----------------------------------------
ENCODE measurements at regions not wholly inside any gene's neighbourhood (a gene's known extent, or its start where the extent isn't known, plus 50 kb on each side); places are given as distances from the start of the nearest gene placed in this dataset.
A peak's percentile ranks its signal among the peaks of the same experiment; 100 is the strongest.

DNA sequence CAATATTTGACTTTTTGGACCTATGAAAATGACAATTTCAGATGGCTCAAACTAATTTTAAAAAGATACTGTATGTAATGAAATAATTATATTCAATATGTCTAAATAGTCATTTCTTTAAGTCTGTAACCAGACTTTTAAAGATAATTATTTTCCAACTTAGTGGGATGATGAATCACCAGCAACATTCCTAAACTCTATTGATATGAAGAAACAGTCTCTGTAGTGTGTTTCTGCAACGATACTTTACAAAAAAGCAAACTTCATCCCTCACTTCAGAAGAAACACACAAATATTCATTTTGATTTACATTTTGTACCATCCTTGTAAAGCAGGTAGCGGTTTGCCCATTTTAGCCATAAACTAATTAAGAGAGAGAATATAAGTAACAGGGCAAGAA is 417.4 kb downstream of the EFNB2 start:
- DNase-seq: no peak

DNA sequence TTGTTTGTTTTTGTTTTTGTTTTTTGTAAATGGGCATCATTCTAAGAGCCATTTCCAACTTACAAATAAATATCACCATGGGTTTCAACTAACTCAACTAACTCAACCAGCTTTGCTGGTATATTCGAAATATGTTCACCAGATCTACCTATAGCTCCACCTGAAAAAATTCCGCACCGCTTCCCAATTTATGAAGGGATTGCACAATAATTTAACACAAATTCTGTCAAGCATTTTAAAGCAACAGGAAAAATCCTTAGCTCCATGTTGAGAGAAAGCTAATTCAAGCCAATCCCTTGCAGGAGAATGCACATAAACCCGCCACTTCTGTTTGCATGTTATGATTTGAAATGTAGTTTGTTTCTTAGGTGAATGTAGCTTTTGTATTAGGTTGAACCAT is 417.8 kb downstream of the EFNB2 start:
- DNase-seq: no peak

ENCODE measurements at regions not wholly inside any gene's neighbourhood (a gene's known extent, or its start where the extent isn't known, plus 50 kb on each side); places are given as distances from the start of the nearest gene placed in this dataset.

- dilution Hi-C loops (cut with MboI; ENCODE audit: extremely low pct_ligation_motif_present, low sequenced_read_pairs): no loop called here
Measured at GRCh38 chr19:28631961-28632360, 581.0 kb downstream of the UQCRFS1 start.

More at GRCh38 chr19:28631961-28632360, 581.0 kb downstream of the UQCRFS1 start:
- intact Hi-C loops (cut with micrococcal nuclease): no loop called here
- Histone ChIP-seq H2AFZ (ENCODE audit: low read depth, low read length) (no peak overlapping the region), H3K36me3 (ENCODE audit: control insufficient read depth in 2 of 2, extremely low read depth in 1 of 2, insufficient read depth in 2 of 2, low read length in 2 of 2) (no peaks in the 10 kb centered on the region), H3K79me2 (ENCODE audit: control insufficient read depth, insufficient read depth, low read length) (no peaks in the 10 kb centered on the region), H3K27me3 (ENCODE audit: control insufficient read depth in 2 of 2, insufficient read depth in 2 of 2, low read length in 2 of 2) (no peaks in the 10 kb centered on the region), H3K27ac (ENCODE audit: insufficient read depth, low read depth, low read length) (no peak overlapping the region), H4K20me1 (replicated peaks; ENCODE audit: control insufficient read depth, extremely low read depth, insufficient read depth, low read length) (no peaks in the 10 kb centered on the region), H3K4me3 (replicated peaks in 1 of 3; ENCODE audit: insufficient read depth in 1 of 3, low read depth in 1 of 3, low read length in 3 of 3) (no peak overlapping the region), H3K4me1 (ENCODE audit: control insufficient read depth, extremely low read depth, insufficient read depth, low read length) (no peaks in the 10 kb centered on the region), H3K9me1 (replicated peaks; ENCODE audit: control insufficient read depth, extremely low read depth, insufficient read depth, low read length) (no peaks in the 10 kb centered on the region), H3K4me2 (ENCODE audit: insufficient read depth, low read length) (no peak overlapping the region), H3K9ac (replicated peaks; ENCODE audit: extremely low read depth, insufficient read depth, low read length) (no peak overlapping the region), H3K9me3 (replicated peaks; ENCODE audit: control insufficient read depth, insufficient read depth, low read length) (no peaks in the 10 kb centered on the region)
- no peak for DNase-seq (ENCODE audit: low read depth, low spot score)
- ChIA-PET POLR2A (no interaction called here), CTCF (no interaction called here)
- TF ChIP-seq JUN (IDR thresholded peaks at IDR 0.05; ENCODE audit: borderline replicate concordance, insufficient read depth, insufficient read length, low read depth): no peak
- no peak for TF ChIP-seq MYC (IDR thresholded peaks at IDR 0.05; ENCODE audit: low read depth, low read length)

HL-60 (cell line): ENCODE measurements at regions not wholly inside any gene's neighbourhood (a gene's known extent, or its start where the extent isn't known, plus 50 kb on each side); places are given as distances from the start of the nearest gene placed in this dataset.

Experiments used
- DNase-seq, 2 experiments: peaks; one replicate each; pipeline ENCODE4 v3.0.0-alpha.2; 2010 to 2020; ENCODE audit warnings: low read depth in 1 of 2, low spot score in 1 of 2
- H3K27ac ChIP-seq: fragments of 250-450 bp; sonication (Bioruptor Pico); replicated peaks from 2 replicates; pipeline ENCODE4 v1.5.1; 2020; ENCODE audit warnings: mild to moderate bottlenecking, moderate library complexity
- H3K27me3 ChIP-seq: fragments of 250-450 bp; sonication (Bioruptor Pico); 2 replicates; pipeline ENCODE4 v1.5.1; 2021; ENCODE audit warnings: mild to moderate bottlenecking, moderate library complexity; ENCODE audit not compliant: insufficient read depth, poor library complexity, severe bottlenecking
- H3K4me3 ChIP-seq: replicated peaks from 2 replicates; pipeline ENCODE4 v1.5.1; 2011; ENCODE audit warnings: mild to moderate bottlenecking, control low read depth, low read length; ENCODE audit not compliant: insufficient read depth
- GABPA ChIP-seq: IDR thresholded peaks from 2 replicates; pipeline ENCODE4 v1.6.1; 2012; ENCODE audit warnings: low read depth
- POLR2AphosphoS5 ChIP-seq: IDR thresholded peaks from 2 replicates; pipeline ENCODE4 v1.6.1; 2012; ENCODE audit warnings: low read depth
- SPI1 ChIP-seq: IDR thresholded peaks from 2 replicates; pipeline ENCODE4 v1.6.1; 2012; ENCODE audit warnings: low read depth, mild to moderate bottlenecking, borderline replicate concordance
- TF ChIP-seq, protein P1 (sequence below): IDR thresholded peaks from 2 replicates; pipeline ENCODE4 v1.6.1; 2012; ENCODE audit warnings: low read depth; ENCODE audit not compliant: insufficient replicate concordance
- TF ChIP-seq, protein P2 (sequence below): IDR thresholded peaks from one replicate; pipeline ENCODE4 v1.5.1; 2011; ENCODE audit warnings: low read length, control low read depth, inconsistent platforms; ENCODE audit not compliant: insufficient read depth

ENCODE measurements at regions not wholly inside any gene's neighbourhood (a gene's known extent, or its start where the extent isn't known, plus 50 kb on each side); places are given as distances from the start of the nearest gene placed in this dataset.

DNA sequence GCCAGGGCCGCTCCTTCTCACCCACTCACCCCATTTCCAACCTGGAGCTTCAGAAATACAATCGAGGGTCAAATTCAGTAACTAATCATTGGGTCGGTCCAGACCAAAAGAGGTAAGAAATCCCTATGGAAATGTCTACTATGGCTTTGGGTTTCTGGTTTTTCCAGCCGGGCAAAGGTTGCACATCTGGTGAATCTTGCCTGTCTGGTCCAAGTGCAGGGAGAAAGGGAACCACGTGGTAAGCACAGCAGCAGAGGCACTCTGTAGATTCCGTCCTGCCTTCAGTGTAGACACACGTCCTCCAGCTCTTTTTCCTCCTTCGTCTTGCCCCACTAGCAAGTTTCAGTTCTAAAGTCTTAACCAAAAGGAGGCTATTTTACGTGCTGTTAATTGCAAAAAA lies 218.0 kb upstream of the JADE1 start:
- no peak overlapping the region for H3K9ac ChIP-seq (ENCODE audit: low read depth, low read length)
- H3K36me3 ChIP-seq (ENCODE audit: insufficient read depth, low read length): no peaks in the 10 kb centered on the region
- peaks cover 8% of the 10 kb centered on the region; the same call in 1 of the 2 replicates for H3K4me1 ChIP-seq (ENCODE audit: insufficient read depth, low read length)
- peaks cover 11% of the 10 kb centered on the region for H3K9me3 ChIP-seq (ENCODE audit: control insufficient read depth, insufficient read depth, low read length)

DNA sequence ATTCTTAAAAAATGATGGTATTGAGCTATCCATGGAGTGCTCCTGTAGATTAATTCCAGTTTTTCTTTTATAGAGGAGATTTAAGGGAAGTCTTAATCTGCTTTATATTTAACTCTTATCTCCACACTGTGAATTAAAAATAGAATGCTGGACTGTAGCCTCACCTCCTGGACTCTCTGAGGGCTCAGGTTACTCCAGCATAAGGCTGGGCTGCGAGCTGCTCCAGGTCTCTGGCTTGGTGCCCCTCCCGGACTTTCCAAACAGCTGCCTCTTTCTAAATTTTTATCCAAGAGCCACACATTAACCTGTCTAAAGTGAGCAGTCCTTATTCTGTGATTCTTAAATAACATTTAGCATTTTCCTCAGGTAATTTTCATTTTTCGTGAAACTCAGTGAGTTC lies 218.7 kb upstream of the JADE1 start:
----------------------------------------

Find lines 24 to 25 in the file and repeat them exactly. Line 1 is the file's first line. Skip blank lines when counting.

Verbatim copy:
- POLR2AphosphoS5 ChIP-seq: IDR thresholded peaks from 2 replicates; pipeline ENCODE4 v1.6.1; 2012; ENCODE audit warnings: low read depth
- SPI1 ChIP-seq: IDR thresholded peaks from 2 replicates; pipeline ENCODE4 v1.6.1; 2012; ENCODE audit warnings: low read depth, mild to moderate bottlenecking, borderline replicate concordance